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Pete VanderLaan 04-04-2005 12:34 PM

Jeez, I didn't think that saying I thought the trident seal was sensitive constituted "railing" but everything I've been told about it said they were easy to break.

I anneal my ring tests overnight since I am seldom in a hurry. Factory floor tests are pretty much what Skeels was doing..

I also still use my dilatometer, all of the time since it tells me where in the ballpark I am. If a ring sample or a trident seal breaks, you don't know anything. Los Alamos Labs assured me that regardless of the modest cost of my unit, that it is quite accurate when tested against their big kids toys. I would admit that when I turn it over to the inexperienced, strange things happen. I believe that Corning will also say that any tests that you do there should be performed by the same person.

Ring tests really speak to you the moment you put them in the diamond saw. 99 times out of 100, if you saw it, it breaks right away if it is strained. For that, you need no polariscope but then again you don't know which side of the expansion viscosity curve you were on the wrong side of either. The more tools you use, the better off you are. I would say that since I got rid of my "Help", I have never had a complaint about a rod or a frit not fitting SP87. or other comparable soda lime glasses.

What I have gotten out of this thread, and I greatly appreciate it, is the need to pay a lot more attention to the annealing point as determined by the spreadsheet as well as physically measuring it . It's also nice to see John Croucher surface after some time in the shadows.

Lani McGregor 04-04-2005 01:26 PM

It’s great to see John Croucher here. I was hoping he’d show up. And now that he’s here:

John, I understand the problems color bar makers have in being unable to control the melt and therefore the predictability/quality of each studio’s clear furnace glass, but it’s not like there was ever a “standard” – in-house or otherwise – in the kiln-glass world. When Bullseye developed its first line of Tested Compatible glasses, there was no standard either. We had to develop one. We called it “Tested Compatible” - not “90 COE” – and published the test so that anyone could do it. We created and stockpiled a clear standard T-glass for testing. I’d also like to add that the “fused glass manufacturers” (plural) you refer to didn’t exist at that time. We were alone – for a good decade at the start. It wasn’t until one other manufacturer came into the market and wanted to match Bullseye without saying “Compatible to Bullseye”, that the term “Tested Compatible to 90.0 COE” came into the market.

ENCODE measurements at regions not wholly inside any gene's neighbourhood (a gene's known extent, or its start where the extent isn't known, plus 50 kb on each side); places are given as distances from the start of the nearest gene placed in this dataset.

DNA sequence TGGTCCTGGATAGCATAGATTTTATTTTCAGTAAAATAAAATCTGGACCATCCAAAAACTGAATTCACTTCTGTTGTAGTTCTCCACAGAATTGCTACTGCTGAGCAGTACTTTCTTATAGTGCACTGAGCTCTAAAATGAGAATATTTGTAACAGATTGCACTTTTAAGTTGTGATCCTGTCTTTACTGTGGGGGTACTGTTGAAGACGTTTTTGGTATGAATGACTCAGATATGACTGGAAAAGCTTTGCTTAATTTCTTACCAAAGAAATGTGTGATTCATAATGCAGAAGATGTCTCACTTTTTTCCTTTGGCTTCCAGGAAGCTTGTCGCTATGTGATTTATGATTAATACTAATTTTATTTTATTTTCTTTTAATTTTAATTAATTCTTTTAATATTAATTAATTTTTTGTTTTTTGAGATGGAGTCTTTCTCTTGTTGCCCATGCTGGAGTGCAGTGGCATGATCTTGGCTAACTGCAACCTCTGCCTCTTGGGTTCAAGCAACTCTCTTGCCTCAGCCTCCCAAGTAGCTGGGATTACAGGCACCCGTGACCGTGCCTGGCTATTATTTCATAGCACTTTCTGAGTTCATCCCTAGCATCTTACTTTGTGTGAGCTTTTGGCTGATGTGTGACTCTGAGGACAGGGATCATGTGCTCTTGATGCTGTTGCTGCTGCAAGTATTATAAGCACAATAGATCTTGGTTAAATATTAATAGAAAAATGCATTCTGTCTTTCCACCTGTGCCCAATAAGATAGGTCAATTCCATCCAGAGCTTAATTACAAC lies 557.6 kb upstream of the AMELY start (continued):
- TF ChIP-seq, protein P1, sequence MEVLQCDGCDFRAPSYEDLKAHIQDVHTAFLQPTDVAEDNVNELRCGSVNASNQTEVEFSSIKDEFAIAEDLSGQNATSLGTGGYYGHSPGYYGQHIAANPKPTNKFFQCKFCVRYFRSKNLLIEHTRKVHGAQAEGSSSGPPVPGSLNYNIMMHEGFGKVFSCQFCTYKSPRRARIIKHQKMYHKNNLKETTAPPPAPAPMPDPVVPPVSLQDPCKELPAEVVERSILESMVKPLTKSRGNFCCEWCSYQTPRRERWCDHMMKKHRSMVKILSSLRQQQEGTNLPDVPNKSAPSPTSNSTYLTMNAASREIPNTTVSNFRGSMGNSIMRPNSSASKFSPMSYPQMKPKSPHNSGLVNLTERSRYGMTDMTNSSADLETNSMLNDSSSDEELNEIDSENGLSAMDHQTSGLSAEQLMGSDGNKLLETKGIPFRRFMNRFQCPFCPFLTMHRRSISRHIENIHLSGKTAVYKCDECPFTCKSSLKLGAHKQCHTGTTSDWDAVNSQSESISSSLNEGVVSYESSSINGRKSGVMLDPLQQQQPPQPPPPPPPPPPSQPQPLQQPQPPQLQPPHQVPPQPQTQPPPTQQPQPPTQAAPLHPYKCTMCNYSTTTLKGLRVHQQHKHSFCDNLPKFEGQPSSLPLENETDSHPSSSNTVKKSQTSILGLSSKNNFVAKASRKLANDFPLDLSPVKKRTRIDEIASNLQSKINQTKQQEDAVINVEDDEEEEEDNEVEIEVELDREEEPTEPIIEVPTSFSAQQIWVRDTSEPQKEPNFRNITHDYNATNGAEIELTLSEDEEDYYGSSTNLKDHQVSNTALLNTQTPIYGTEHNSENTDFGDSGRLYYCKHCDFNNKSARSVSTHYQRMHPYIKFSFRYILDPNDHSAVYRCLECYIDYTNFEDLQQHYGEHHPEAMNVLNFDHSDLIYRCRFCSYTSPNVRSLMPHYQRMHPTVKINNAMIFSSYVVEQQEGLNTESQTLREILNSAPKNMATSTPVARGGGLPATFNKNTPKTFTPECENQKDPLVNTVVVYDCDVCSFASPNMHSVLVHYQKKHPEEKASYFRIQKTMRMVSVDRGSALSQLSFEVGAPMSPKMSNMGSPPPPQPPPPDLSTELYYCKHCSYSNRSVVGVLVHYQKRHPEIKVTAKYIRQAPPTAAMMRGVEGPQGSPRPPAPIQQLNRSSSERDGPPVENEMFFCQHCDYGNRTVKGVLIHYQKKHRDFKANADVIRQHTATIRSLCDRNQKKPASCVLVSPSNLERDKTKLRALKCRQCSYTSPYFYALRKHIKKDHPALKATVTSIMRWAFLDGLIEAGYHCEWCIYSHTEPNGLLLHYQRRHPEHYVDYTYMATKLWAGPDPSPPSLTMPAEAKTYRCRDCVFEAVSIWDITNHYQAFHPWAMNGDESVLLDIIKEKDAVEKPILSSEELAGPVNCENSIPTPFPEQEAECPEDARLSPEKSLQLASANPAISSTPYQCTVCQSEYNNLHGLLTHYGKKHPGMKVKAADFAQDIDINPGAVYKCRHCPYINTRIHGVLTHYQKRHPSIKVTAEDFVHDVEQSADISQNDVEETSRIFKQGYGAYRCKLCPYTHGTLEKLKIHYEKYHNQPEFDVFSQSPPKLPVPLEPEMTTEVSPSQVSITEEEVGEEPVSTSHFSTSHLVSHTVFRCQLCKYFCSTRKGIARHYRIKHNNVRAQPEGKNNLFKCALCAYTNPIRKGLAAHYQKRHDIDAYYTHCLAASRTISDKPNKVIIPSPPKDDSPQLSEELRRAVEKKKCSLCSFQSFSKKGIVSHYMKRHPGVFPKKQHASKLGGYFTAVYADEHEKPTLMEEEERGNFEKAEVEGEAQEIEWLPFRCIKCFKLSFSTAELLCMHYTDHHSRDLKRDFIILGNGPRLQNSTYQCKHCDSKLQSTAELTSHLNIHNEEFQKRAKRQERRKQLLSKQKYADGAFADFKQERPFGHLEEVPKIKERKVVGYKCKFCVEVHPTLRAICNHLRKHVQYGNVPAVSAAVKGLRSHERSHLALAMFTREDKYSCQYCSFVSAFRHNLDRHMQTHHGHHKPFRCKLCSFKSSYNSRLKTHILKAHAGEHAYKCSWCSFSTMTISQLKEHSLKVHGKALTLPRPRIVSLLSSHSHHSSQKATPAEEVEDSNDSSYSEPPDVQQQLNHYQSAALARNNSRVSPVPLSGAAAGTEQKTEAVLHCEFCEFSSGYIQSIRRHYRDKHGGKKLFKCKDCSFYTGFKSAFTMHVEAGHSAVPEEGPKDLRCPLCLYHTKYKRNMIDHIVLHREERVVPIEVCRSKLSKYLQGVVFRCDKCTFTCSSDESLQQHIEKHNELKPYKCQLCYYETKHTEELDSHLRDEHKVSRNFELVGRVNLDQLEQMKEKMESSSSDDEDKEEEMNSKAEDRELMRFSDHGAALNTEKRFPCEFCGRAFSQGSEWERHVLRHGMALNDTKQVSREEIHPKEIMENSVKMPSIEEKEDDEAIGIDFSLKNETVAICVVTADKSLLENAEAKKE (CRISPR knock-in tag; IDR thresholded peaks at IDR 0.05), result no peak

I’m not sure I understand why you say there was no “standard” in the blowing market when you entered, but then say that SP87 was the standard and that you matched that with your own batch. So why not have just called it Tested to Match SP87 rather than having to deal with all this confusion about COEs, which you agree don’t guarantee compatibility?

I know that we all make decisions based on marketing and the interests of being user-friendly, but if those decisions screw with the user’s understanding of the product and process, I’m not sure whether we’re helping ourselves.

(On the other hand, I am regularly reminded by wiser minds in the marketing dept at BE that the Republicans won our last election by having simplistic one-liners and that the Democrats - who thought giving people lots of detail would bring them to intelligent conclusions - LOST)

Finally, I do very sincerely appreciate your willingness to speak publicly on these issues. It is refreshing to find a manufacturer who will come out from behind a website or their marketing literature. And it is undeniable that what Gaffer brought to the studio glass scene was color bar that is controlled to much higher tolerances than the previously existing products. We’ve done some limited testing on rods and “96” sheet glass in our factory and our (again, limited) results show the Gaffer to be MUCH tighter within its own range (not, necessarily in matching a "96" sheet) than any of the other color bar lines we’ve tested.

So. Speaking of compatibility ranges: What is the number of degrees of angle of retardation high and low that Gaffer accepts, i.e., the actual readings on your polarimeter?

Bullseye, for instance, accepts the range between 4 degrees high and 2 degrees low.

Again, thanks for the appearance. (And I apologize for the “full court press” that Jim and I put on you down in Perth 2 years ago – the Pinot made us do it)

Durk Valkema 04-04-2005 02:56 PM

Sideways ?

Pete VanderLaan 04-04-2005 03:24 PM

when you say "tested compatible" it doesn't give the user any information about it's relationship to other products out there. "96" does say something about the relationship to other products and most glass people are interested in that relationship. While it is true that some products in the 96 L.E.C. range don't fit other products in the same range, the vast number of them do. That in itself is pretty useful to know. The inconsistencies come when fitting transparent glasses to opaques since they really have radically different structures. Both systems have seemed to co-exist for some time with some incompatibility, but not really that much when you look at the great variety of products offered up to the consumer.

I think John refers to Spruce Pine as the standard in that it was first in the commercial batch community and had a big market share by the time upstart companies like gaffer came along. While it would have been better if SP had not had such a high expansion in my thoughts, it isn't going to change anymore than bullseye is going to suddenly move it's expansion and viscosity either. It is what it is. The choice for a color manufacturer is to adapt to as wide a market as possible or to suffer the consequences of isolation. I forget which of the upstart batch companies decided to make a 93 expansion a few years back making the argument that it wanted to separate itself from the crowd. The stuff fit nothing well at all and was quite short lived.

Language is language based on common usage. Look at the term Dichroic Glass. It isn't dichroic glass at all based on the true definition. Try to get people to stop calling CBS "Dichroic".

When you take the group that won't even melt a batch glass at all and insist on fenton cullets you have yet another glass that is away from the mainstream. It fits little comercial color well at all. People buy lots of it.

Durk Valkema 04-04-2005 04:42 PM